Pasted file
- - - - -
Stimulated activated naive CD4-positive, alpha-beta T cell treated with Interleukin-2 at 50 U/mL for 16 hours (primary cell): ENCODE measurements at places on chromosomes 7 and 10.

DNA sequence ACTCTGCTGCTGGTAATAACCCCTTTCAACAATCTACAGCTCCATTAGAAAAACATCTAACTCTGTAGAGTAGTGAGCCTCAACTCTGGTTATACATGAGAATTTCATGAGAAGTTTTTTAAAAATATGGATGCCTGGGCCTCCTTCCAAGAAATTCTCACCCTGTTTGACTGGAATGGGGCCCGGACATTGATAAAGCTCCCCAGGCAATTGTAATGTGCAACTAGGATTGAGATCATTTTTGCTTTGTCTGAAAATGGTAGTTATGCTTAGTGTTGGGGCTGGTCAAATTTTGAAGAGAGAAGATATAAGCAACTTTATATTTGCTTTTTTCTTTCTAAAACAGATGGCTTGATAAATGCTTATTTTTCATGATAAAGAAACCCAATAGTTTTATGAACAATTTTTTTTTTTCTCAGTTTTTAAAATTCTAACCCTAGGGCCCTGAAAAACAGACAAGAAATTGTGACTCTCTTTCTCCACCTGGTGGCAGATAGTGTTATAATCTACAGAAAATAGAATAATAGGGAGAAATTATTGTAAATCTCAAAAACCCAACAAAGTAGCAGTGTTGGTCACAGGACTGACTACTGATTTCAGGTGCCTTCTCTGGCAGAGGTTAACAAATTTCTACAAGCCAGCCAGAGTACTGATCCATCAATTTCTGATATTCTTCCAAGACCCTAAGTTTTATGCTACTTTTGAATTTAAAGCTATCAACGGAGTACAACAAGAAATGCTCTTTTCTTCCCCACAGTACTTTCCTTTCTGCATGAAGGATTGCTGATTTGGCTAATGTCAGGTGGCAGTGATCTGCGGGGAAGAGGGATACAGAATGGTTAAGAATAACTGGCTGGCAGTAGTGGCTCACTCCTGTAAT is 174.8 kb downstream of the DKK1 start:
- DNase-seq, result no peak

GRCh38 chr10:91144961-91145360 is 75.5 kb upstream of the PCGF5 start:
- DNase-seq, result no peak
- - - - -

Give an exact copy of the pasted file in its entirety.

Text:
Stimulated activated naive CD4-positive, alpha-beta T cell treated with Interleukin-2 at 50 U/mL for 16 hours (primary cell): ENCODE measurements at places on chromosomes 7 and 10.

DNA sequence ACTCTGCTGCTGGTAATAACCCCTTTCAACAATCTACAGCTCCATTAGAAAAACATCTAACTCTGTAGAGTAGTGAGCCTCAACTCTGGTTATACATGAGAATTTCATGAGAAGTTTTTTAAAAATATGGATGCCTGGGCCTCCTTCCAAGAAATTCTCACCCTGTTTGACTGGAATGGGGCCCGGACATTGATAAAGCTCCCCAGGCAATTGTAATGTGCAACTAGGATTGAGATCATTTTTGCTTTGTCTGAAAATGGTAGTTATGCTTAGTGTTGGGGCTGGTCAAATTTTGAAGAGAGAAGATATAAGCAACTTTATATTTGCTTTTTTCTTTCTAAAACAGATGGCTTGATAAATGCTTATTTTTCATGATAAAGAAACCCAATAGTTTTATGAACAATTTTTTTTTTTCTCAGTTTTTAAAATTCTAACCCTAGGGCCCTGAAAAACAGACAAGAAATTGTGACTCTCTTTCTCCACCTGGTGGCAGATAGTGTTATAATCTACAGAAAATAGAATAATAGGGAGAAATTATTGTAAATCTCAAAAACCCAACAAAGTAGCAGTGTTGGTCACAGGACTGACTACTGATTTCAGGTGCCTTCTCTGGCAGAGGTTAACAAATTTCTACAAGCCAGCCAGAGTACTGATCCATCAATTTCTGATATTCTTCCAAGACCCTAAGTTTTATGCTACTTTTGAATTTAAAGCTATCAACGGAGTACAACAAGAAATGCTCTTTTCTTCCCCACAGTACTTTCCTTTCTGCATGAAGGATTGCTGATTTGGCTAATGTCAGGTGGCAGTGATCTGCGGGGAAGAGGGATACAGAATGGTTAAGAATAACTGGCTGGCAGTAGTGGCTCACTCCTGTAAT is 174.8 kb downstream of the DKK1 start:
- DNase-seq, result no peak

GRCh38 chr10:91144961-91145360 is 75.5 kb upstream of the PCGF5 start:
- DNase-seq, result no peak